Submitted by Grace C. Sims, MSc, ATC*(1), Amanda J. Sinclair Elder, EdD, ATC (1) Craig Elder, PhD, ATC, CSCS, CSPS (1), Margaret Harris, PhD (1)
(1) University of Colorado Colorado Springs
*Corresponding Author-Grace Sims, MSc, ATC, 5810 McArthur Ranch Road
Highlands Ranch, CO 80124, Phone: 303-387-3102, Email: firstname.lastname@example.org
Purpose: The purpose of this study was to assess the lightning safety knowledge among recreational youth sport coaches around the Colorado Front Range metro areas and examine the relationship between knowledge and safe practices. Additional analyses evaluated lightning knowledge score, correct behavior score, and composite score with years lived in Colorado and years coaching.
Methods: One-hundred and eleven youth sport coaches in Colorado from two youth sport organizations completed an online survey consisting of 25 questions about lightning safety and behavior, including four scenarios.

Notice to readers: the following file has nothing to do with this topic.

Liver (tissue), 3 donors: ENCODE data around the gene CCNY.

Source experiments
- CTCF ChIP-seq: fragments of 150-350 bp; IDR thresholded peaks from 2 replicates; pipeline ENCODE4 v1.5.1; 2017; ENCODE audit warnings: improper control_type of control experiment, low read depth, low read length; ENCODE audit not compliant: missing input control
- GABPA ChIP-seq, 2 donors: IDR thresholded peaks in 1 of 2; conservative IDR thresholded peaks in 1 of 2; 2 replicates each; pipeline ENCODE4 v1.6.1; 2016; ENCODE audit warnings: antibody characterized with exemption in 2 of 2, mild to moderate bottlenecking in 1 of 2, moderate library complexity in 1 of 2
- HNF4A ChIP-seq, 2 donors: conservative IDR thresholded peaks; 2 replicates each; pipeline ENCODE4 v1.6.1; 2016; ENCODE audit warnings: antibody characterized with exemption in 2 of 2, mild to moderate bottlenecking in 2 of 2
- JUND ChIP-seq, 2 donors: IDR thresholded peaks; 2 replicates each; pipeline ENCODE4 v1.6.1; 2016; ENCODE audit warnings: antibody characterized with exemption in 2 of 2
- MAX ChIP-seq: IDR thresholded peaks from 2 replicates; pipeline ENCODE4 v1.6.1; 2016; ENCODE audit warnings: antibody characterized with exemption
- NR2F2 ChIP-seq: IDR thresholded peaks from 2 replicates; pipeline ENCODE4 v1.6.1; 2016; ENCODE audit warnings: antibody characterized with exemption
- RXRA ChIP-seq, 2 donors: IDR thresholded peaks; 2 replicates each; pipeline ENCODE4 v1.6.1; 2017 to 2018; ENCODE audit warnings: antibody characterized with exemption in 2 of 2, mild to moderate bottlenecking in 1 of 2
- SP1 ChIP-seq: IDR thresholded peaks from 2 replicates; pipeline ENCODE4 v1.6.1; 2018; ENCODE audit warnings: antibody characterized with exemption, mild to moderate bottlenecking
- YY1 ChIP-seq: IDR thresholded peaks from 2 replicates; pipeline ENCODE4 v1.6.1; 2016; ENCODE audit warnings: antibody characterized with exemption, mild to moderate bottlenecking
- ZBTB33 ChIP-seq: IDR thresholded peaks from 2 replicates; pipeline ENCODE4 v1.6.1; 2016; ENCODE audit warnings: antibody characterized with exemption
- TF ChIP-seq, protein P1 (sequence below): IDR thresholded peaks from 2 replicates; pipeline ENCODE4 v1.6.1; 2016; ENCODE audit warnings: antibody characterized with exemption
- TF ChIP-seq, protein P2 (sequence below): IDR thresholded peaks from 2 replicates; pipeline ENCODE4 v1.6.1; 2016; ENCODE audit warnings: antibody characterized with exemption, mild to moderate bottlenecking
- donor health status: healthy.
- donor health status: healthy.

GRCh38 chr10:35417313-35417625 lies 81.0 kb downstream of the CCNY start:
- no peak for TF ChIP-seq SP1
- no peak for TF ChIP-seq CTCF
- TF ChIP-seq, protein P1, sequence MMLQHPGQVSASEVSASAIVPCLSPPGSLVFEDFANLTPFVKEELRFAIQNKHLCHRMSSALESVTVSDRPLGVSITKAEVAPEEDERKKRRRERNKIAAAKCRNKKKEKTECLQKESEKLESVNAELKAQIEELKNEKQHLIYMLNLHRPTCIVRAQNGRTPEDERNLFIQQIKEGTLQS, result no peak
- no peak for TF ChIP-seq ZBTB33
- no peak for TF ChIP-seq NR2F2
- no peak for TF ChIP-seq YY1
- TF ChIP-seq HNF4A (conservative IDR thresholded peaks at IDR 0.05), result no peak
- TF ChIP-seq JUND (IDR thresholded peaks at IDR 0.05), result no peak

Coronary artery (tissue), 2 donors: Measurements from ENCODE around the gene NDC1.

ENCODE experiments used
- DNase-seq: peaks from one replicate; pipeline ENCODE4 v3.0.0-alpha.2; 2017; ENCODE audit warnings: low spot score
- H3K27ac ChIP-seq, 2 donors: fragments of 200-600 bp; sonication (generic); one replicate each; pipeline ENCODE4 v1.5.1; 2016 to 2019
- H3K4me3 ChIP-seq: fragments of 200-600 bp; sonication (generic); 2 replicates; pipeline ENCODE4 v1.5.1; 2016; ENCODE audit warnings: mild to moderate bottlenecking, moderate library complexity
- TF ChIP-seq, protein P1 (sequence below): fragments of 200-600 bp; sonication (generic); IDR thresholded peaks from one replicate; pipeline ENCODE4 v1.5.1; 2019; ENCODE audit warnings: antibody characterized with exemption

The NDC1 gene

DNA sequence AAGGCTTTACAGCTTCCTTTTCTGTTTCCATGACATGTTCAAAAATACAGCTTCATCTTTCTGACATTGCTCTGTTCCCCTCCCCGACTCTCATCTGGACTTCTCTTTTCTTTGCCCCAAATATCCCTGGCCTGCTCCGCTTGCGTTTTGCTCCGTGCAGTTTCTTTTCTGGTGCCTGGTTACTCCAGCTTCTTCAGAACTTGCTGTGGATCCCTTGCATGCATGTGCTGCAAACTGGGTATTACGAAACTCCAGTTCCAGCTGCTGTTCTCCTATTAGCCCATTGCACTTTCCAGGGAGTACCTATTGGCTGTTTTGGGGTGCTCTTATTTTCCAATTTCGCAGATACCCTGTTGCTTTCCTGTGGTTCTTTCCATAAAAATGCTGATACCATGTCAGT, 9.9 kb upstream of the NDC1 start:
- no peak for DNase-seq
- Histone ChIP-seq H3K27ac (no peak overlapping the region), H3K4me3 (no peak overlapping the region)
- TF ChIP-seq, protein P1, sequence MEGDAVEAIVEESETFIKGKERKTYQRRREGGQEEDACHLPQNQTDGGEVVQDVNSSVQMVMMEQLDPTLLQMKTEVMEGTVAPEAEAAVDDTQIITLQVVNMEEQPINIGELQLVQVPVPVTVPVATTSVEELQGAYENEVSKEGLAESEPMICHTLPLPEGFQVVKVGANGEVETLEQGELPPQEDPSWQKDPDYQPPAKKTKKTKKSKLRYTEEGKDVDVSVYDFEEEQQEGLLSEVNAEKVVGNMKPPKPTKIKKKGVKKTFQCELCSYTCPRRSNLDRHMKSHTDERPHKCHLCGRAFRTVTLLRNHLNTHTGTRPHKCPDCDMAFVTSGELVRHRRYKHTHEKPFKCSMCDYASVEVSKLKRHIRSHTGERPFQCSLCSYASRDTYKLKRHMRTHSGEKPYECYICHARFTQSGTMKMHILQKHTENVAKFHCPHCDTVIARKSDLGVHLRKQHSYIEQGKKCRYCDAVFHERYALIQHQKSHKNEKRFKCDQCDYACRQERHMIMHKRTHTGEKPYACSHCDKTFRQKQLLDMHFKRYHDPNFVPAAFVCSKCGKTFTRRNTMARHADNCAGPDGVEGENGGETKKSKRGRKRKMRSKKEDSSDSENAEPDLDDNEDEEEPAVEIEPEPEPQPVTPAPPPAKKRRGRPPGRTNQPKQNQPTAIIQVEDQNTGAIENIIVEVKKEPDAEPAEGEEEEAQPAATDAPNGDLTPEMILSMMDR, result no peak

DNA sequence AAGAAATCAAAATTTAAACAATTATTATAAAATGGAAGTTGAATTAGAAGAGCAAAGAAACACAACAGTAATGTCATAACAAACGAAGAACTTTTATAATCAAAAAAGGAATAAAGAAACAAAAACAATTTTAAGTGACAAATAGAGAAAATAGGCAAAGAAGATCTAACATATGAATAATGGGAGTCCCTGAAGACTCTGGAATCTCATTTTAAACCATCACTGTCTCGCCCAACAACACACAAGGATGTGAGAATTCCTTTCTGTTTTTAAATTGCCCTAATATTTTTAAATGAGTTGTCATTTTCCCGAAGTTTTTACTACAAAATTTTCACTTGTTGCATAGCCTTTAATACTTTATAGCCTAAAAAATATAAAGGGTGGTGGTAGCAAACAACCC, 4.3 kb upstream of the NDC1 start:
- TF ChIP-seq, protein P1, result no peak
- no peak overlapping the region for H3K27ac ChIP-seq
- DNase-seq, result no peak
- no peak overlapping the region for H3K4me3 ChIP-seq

Results: The results of the study found that lightning knowledge and behavior was lacking in comparison to the guidelines set forth by the National Athletic Trainers’ Association, National Oceanic and Atmospheric Association, and National Weather Service. Participants scored poorly on lightning facts related to storm recognition. The majority of participants displayed familiarity with the “flash-to-bang” method, but were less familiar with the “30-30 rule.” Respondents’ mean overall score on the lightning survey was 58%, and a significant relationship between total knowledge score and total behavior score (p less than 0.01) was found.
Conclusion: The results indicate there is a lack of coach knowledge for understanding how to provide safe environments during severe weather for youth sport participants in this area of Colorado. Further exploration of lightning safety knowledge should be conducted in other lightning prone regions.